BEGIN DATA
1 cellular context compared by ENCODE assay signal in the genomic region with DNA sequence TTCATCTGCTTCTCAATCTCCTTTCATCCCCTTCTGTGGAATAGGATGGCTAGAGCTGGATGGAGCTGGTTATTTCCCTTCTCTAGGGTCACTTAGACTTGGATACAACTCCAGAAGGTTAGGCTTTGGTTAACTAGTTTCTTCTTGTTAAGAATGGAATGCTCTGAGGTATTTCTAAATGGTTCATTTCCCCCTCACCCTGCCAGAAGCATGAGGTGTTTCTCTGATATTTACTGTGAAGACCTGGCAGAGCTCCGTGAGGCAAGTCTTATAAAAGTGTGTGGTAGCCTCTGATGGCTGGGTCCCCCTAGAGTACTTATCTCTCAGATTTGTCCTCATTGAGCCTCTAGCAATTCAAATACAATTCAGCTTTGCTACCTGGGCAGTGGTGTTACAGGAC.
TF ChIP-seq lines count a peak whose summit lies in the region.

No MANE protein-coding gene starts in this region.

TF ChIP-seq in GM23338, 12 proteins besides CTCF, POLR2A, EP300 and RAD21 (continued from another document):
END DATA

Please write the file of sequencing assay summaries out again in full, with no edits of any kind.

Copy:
1 cellular context compared by ENCODE assay signal in the genomic region with DNA sequence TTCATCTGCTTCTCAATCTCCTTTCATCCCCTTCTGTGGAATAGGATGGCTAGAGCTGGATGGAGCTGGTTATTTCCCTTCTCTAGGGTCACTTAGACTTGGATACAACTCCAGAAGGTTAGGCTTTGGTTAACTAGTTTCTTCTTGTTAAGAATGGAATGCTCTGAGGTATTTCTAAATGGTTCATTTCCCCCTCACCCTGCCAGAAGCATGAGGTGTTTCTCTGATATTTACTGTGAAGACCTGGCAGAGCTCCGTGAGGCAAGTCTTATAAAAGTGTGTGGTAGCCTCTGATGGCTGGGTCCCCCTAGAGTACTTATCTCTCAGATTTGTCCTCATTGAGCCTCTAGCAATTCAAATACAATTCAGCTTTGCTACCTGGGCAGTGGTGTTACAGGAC.
TF ChIP-seq lines count a peak whose summit lies in the region.

No MANE protein-coding gene starts in this region.

TF ChIP-seq in GM23338, 12 proteins besides CTCF, POLR2A, EP300 and RAD21 (continued from another document):